NEW YORK TIMES OBITUARY
Travis Edmonson, Influential Folk Singer, Dies at 76
By BRUCE WEBER
Published: May 14, 2009
Travis Edmonson, who brought a Mexican flavor to the fertile San Francisco folk music scene of the 1950s and who, with the duo Bud and Travis, influenced Bay Area groups that lasted longer and became better known, died Saturday in Mesa, Ariz. He was
The cause was heart failure, said Mike Bartlett, a friend and family spokesman. Mr. Edmonson had an aneurysm and a stroke in 1982 that curtailed his performing career and had been in declining health recently, Mr. Bartlett said
A witty and mischievous man with an irrepressibly arch style of stage patter, Mr. Edmonson was a gifted natural singer, with a bell-clear, versatile tenor capable of romantic crooning, cowboy yodeling and folksy, up-tempo harmonizing. Along with comedians like Lenny Bruce and Mort Sahl, and musicians like the Kingston Trio, Lou Gottlieb of the Limeliters and the Smothers Brothers, Mr. Edmonson was among those who made San Francisco generally and two nightclubs particularly (the hungry i and the Purple Onion) a rebellious center of Eisenhower-era hip culture.
With Mr. Gottlieb, he was a member of the Gateway Singers, a seminal quartet. In 1958, Mr. Edmonson and another guitarist and singer, Bud Dashiell, formed the duo Bud and Travis. Over the next seven years they recorded eight albums and played innumerable concerts and club dates, and their musical virtuosity and seemingly effortless comedic teamwork - not to mention their telegenic looks - earned them appearances on television variety shows and even comedy series like “The Adventures of Ozzie and Harriet.”
In a tight-knit music scene, Bud and Travis shared stages, a gift for potent harmonizing and even individual songs with the Limeliters, the Kingston Trio and the Smothers Brothers; according to Mr. Bartlett, Mr. Edmonson claimed to have lived in the same house with Tom and Dick Smothers in San Francisco at one point, and to have been their landlord.
In performance, what distinguished Bud and Travis more than anything was Mr. Edmonson's passion for mariachi and the other Mexican musical traditions that he had absorbed as a boy in Arizona. Many Latin numbers - “La Bamba,” for example - were part of the Bud and Travis repertory, and Mr. Edmonson's own signature song, one that he considered his favorite piece of music, was - and sings - \“Malaguena Salerosa.\“" “Malagueña Salerosa,” a folk lamentation with a tinge of both heartbreak and religious supplication.
“I idolized him,” Bob Shane of the original Kingston Trio said in a telephone interview Tuesday. “He had command of the stage better than anyone I'd ever seen. He had a wonderful feel for whatever music he was singing. And then, of course, he was this straight-looking white guy who sang these beautiful Mexican songs.”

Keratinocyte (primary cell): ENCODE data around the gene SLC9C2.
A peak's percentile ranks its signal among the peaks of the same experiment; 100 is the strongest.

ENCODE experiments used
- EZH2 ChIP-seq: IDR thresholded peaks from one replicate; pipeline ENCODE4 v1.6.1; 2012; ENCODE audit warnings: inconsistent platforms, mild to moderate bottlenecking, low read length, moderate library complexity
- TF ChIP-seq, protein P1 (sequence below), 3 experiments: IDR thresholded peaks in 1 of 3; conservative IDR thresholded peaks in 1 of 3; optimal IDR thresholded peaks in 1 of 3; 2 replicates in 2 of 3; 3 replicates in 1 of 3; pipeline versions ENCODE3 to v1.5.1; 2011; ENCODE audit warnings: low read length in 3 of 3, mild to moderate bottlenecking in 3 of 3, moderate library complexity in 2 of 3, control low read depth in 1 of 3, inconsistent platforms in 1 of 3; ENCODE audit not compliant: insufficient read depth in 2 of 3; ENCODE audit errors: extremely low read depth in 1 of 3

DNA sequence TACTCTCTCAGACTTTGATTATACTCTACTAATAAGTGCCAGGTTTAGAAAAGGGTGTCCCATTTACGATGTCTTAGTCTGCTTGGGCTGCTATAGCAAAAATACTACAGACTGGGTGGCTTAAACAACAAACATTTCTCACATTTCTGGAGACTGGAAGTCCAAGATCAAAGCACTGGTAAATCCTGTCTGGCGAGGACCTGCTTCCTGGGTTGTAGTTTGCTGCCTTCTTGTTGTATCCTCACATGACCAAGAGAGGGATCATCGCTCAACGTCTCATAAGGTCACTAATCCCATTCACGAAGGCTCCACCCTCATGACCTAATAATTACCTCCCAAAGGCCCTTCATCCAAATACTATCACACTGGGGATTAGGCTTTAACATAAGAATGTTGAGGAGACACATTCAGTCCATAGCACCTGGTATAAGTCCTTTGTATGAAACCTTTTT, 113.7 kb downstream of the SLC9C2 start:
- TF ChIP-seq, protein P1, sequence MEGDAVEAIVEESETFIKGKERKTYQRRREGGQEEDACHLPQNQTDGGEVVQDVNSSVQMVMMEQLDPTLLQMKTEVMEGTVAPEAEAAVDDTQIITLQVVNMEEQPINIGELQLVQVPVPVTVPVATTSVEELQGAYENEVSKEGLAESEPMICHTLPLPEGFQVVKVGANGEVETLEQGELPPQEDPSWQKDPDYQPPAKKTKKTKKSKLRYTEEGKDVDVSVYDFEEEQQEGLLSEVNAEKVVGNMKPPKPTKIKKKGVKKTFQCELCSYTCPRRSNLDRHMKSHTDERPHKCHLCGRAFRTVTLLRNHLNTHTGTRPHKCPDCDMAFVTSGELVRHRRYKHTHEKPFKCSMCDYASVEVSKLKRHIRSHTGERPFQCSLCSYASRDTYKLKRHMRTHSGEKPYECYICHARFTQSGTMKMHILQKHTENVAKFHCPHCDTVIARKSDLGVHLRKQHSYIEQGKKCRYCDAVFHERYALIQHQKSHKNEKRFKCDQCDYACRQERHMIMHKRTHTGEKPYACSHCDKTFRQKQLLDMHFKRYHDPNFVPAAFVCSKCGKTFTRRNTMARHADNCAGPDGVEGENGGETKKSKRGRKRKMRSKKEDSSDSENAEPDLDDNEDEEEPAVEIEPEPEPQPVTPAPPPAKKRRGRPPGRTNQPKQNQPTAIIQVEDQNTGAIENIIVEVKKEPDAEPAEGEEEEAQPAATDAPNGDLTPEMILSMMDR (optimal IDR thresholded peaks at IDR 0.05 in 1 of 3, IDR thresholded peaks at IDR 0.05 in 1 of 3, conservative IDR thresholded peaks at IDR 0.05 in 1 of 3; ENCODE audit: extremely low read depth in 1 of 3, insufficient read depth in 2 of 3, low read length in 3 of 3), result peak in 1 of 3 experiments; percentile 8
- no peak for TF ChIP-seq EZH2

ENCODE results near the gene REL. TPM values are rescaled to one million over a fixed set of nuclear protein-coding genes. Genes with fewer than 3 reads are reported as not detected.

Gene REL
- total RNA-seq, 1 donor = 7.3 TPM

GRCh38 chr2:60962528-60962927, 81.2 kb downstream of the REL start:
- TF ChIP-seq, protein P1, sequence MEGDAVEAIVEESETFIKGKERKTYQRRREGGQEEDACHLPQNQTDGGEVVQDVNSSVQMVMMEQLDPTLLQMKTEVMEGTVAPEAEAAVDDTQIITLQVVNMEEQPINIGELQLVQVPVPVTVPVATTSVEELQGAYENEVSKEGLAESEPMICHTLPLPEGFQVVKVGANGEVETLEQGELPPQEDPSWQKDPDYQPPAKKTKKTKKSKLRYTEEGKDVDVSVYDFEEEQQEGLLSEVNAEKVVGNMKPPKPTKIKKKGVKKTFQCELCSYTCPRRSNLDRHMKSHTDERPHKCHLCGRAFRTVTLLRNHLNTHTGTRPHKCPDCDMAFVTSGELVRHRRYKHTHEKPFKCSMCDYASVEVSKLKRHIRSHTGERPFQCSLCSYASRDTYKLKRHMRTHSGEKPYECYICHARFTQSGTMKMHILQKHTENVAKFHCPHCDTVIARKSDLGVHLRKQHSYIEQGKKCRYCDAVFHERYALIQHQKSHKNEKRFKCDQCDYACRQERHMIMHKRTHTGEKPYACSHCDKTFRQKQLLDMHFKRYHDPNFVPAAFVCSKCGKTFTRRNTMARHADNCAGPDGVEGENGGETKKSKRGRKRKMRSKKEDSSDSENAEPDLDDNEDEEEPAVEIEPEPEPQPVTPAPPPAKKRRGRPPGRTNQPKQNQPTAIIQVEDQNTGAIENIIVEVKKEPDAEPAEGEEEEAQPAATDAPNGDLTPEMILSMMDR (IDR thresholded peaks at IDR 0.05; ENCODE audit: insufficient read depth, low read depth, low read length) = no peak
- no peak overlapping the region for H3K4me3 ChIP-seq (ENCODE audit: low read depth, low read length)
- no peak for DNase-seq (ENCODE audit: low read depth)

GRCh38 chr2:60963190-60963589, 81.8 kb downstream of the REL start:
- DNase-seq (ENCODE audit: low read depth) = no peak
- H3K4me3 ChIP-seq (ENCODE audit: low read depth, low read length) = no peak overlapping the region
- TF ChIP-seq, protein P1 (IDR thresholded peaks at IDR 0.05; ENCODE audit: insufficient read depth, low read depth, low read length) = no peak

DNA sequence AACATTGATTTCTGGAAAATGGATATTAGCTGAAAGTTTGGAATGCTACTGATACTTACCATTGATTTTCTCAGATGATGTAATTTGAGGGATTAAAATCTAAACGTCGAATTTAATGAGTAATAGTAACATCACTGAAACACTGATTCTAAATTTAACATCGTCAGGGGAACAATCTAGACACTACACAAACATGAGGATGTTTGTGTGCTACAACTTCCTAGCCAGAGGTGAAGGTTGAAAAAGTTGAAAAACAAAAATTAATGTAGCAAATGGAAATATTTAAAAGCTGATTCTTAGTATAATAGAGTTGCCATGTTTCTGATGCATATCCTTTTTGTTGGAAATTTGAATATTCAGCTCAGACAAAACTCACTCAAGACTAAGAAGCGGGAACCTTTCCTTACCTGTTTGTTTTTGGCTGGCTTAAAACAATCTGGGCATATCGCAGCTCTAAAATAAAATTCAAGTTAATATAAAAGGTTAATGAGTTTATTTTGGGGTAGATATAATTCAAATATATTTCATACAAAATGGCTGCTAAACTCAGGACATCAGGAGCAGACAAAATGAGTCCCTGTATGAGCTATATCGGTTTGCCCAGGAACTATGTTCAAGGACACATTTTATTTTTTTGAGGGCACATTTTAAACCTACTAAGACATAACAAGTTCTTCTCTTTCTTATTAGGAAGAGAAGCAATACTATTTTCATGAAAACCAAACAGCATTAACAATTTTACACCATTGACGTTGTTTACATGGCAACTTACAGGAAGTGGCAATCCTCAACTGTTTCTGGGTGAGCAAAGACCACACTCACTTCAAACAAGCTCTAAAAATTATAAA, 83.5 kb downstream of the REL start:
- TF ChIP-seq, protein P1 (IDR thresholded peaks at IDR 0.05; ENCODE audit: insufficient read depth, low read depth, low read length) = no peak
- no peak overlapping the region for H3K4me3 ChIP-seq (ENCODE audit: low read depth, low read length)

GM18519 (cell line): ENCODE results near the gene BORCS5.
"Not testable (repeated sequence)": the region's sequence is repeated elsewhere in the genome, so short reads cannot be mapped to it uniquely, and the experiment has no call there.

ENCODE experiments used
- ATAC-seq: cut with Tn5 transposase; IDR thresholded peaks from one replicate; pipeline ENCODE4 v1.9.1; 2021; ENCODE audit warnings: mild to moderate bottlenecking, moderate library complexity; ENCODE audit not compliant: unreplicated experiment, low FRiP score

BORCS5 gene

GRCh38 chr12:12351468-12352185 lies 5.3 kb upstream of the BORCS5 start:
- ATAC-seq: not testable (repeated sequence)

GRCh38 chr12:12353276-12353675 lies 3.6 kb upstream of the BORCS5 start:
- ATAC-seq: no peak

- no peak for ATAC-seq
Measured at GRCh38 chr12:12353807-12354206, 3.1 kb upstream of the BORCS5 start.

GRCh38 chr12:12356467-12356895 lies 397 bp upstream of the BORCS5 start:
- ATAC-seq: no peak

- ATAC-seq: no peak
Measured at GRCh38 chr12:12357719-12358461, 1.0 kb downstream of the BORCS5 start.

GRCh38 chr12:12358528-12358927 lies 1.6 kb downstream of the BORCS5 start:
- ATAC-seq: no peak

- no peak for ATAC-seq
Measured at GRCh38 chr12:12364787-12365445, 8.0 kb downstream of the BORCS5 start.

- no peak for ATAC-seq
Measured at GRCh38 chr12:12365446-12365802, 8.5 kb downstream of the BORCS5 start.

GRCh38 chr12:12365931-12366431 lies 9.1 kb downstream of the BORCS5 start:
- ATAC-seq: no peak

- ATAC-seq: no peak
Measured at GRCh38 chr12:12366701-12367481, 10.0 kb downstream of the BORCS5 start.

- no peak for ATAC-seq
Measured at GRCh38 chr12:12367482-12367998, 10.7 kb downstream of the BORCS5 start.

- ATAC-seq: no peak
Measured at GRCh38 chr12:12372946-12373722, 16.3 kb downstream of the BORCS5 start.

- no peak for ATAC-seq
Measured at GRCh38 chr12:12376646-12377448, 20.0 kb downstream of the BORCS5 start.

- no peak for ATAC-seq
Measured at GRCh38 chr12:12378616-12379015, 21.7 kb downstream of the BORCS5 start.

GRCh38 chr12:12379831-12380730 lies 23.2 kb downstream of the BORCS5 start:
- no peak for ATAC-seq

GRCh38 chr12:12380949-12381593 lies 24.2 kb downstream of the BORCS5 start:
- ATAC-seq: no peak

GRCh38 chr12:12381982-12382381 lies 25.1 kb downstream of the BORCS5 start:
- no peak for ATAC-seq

Travis Jerome Edmonson was born on Sept. 23, 1932, in Long Beach, Calif., but he spent much of his childhood in the Arizona border town of Nogales, where his mother, Lillian, was a teacher, and his father, Everett, a social worker who also ran a grocery. Everyone in the family - Travis had three older brothers - played guitar, and he spent a good part of his young life in Mexican villages, chasing after the sources of the musical sounds that drifted across the border.
His parents sent him to high school in Tucson, and he later attended the University of Arizona there, studying anthropology (and also classical guitar, his first formal musical training). He never graduated, but he and a friend, Roger Smith - who would later star in the television series “77 Sunset Strip” and marry Ann-Margret - became locally famous for serenading college girls on behalf of themselves and classmates who would hire them for the purpose.
Mr. Edmonson served in the Army in the early 1950s and afterward began his career as a solo act in San Francisco before Mr. Gottlieb invited him to join the Gateway Singers. Playing a gig with them in Los Angeles, he ran into Mr. Dashiell, an Army buddy of his older brother Colin, and their partnership was born. It lasted for seven years, after which Mr. Edmonson continued to perform solo until his stroke in 1982. Mr. Dashiell died in 1989.
Married and divorced five times, he is survived by his companion, Rose Marie Heidrick; a son, Steven, who lives near San Francisco; five daughters: Tammy Edmonson of San Francisco, Elizabeth Edmonson of Las Vegas and Ellen Murphy, Erin Kissel and Linda Schneider, all of Tucson; and several grandchildren.
“We didn't think of ourselves as folk singers; we were entertainers,” Mr. Shane said of the circle of San Francisco performers that he and Mr. Edmonson belonged to. “And all of those early people you could say were influenced by Bud and Travis. Of course you could also say Bud and Travis were influenced by them.”
A version of this article appeared in print on May 14, 2009, on page A31 of the New York edition
Photo by Jay Rochlin